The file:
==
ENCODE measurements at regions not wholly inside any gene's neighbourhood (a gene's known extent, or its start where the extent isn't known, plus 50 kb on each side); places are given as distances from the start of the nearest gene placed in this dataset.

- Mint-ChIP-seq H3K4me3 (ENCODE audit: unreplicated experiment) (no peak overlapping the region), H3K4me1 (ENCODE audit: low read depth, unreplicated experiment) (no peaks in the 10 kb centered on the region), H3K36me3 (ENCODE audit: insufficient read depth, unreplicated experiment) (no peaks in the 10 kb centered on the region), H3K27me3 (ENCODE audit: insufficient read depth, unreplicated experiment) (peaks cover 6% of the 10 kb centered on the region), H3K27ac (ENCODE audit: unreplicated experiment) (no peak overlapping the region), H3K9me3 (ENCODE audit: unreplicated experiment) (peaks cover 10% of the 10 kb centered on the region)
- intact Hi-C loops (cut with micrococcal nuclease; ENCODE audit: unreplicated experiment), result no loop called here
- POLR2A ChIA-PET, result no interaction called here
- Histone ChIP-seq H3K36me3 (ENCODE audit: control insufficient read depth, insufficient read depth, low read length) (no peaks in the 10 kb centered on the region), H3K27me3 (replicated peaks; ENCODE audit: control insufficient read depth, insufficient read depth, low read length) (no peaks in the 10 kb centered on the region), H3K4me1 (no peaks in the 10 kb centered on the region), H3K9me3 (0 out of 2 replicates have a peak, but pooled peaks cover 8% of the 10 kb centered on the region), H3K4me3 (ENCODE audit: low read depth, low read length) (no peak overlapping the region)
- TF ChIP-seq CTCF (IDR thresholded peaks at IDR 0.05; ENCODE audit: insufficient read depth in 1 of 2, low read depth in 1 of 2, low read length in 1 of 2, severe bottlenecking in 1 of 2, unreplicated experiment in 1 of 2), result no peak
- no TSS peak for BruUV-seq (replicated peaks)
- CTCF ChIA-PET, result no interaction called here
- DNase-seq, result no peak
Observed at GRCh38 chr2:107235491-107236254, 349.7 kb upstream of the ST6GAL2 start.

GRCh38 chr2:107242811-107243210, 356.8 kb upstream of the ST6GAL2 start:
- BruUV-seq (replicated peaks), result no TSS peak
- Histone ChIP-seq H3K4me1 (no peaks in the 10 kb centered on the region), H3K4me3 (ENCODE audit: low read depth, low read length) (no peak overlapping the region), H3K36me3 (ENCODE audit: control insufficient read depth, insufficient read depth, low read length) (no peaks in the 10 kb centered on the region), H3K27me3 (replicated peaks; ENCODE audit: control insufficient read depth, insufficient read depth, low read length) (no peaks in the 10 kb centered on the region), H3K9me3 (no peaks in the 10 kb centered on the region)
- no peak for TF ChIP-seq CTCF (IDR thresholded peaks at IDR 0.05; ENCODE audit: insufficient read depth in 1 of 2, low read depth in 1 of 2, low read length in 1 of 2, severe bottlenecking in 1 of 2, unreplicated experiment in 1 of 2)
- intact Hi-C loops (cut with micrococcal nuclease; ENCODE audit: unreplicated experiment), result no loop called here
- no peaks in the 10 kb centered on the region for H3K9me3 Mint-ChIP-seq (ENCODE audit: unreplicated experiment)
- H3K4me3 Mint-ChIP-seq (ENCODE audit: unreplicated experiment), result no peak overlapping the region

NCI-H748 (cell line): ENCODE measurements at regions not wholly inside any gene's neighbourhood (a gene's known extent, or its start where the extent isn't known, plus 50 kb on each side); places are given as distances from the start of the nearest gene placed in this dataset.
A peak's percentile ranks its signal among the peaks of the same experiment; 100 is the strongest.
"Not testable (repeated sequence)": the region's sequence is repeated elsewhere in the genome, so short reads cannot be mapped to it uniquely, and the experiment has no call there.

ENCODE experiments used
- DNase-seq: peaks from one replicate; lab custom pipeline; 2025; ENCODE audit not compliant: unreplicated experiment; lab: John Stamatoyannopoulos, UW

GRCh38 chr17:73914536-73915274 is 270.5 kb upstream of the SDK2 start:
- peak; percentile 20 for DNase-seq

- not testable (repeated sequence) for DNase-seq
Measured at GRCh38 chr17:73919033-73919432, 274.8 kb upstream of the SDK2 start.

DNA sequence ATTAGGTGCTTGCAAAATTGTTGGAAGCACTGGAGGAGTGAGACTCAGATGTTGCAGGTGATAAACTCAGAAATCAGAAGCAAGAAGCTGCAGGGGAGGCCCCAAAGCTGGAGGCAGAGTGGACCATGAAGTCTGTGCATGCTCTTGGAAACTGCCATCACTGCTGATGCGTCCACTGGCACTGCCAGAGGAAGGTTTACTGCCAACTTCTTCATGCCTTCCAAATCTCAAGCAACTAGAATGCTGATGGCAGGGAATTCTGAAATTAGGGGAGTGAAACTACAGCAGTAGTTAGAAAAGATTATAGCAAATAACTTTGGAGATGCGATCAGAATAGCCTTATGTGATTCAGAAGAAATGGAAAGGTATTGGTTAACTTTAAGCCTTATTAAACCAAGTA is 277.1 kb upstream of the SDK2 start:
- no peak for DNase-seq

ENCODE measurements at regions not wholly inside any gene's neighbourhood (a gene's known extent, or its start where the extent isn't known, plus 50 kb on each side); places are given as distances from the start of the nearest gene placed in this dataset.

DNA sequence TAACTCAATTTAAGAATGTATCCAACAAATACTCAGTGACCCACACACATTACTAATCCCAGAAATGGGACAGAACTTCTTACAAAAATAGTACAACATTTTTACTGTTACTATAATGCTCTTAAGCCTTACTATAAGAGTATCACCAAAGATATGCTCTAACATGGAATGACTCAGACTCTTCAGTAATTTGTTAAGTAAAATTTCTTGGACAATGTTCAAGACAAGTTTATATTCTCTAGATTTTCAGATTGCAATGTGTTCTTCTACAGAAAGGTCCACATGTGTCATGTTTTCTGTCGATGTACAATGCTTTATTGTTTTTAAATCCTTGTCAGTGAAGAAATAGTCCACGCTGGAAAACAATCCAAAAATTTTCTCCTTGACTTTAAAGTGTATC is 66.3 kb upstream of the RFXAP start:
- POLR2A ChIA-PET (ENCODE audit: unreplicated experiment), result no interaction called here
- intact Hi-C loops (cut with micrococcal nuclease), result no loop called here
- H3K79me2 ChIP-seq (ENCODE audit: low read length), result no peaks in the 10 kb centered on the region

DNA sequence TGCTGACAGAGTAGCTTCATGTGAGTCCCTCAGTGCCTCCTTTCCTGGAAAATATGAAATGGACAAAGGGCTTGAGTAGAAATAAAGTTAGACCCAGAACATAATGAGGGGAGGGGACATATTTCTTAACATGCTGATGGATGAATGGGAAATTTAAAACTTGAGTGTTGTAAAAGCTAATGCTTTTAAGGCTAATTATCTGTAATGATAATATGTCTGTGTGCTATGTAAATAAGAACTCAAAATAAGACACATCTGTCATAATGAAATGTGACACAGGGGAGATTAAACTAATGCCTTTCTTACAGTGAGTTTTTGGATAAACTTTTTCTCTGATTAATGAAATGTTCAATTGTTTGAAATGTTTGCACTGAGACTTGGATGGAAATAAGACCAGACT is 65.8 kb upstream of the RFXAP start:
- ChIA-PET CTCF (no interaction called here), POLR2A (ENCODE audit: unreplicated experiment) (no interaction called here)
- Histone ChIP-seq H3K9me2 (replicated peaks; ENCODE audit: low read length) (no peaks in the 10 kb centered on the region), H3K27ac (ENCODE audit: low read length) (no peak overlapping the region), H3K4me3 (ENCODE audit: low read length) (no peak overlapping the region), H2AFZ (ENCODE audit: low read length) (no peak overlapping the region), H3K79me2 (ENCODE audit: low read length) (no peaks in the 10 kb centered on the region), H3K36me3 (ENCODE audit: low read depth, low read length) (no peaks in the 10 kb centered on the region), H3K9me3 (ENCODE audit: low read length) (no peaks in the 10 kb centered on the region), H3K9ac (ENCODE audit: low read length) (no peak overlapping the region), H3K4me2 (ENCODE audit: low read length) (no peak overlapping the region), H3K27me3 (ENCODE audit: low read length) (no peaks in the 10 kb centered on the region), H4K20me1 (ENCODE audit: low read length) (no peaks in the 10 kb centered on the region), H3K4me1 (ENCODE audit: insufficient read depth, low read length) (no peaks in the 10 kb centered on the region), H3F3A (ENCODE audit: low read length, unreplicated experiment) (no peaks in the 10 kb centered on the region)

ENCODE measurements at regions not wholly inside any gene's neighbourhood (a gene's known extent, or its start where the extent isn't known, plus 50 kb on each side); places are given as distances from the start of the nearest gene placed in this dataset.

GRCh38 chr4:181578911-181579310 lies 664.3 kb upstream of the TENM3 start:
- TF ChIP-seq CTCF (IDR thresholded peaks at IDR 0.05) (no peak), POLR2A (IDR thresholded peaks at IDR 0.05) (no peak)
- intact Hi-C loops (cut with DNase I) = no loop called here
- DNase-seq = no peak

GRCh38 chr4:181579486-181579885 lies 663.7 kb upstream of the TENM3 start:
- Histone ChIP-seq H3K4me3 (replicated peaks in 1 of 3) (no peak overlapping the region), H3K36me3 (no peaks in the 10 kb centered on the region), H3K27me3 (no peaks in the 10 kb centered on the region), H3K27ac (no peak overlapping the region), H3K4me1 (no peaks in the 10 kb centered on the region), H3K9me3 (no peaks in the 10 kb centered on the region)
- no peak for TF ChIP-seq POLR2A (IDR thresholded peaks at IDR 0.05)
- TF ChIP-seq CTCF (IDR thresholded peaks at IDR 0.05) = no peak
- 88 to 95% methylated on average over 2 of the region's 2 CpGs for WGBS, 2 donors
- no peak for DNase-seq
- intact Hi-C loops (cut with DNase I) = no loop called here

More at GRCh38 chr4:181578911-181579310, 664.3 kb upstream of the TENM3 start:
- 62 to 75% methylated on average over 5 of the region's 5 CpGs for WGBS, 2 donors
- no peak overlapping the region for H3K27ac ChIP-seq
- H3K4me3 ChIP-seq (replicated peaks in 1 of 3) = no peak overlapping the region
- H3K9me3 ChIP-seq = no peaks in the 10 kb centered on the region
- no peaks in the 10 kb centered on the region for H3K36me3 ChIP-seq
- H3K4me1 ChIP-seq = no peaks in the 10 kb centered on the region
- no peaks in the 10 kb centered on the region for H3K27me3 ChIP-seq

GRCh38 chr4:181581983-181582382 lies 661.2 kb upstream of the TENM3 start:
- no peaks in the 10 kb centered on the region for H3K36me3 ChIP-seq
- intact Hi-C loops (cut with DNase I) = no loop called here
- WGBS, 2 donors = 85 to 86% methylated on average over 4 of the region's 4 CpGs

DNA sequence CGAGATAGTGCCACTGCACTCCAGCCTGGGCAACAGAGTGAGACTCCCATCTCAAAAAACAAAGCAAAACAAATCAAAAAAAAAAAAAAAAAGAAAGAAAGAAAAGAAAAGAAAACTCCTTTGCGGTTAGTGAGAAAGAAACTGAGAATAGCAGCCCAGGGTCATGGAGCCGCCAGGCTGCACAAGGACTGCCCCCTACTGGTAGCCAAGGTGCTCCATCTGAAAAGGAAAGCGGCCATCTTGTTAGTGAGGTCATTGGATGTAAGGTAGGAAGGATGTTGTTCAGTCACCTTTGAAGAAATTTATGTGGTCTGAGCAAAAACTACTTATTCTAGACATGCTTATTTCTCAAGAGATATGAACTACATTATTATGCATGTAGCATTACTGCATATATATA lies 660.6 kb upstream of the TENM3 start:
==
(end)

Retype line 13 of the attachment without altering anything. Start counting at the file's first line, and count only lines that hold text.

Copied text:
- Histone ChIP-seq H3K4me1 (no peaks in the 10 kb centered on the region), H3K4me3 (ENCODE audit: low read depth, low read length) (no peak overlapping the region), H3K36me3 (ENCODE audit: control insufficient read depth, insufficient read depth, low read length) (no peaks in the 10 kb centered on the region), H3K27me3 (replicated peaks; ENCODE audit: control insufficient read depth, insufficient read depth, low read length) (no peaks in the 10 kb centered on the region), H3K9me3 (no peaks in the 10 kb centered on the region)